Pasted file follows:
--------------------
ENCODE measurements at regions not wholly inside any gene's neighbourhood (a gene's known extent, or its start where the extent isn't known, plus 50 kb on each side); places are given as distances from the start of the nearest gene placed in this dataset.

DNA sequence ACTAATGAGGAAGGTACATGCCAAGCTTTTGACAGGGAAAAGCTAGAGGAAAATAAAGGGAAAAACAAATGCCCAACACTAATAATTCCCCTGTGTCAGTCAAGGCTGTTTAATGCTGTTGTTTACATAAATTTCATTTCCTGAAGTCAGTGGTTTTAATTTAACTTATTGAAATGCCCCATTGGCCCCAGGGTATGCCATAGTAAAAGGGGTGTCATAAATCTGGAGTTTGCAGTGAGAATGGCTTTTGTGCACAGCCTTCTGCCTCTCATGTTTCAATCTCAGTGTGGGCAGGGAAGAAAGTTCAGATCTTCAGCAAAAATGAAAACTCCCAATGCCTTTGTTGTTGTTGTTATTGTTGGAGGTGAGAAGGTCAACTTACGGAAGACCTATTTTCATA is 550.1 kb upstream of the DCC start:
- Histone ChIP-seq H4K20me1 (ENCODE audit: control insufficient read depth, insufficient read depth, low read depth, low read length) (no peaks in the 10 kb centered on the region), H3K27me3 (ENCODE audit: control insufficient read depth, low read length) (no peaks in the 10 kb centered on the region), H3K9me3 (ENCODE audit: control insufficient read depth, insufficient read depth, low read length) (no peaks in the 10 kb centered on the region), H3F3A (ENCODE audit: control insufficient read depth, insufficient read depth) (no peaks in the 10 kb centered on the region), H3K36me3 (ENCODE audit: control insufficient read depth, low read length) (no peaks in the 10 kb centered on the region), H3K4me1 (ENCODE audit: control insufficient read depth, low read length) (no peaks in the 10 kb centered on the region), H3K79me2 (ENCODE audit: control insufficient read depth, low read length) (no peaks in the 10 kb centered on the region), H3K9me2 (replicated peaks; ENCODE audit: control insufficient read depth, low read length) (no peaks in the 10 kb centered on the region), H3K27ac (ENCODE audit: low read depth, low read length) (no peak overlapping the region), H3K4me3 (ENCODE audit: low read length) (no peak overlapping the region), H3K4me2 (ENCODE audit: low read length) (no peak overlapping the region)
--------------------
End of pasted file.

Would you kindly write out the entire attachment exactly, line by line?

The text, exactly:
ENCODE measurements at regions not wholly inside any gene's neighbourhood (a gene's known extent, or its start where the extent isn't known, plus 50 kb on each side); places are given as distances from the start of the nearest gene placed in this dataset.

DNA sequence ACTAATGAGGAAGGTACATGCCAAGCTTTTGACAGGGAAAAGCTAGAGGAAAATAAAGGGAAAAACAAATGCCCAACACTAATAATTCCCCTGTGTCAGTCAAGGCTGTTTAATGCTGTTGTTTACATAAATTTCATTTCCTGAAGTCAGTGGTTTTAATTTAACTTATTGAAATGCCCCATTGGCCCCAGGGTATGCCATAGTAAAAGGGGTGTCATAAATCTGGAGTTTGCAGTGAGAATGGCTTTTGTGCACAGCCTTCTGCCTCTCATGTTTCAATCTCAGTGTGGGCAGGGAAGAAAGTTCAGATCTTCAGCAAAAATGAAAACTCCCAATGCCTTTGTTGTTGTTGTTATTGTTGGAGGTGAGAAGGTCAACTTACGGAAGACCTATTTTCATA is 550.1 kb upstream of the DCC start:
- Histone ChIP-seq H4K20me1 (ENCODE audit: control insufficient read depth, insufficient read depth, low read depth, low read length) (no peaks in the 10 kb centered on the region), H3K27me3 (ENCODE audit: control insufficient read depth, low read length) (no peaks in the 10 kb centered on the region), H3K9me3 (ENCODE audit: control insufficient read depth, insufficient read depth, low read length) (no peaks in the 10 kb centered on the region), H3F3A (ENCODE audit: control insufficient read depth, insufficient read depth) (no peaks in the 10 kb centered on the region), H3K36me3 (ENCODE audit: control insufficient read depth, low read length) (no peaks in the 10 kb centered on the region), H3K4me1 (ENCODE audit: control insufficient read depth, low read length) (no peaks in the 10 kb centered on the region), H3K79me2 (ENCODE audit: control insufficient read depth, low read length) (no peaks in the 10 kb centered on the region), H3K9me2 (replicated peaks; ENCODE audit: control insufficient read depth, low read length) (no peaks in the 10 kb centered on the region), H3K27ac (ENCODE audit: low read depth, low read length) (no peak overlapping the region), H3K4me3 (ENCODE audit: low read length) (no peak overlapping the region), H3K4me2 (ENCODE audit: low read length) (no peak overlapping the region)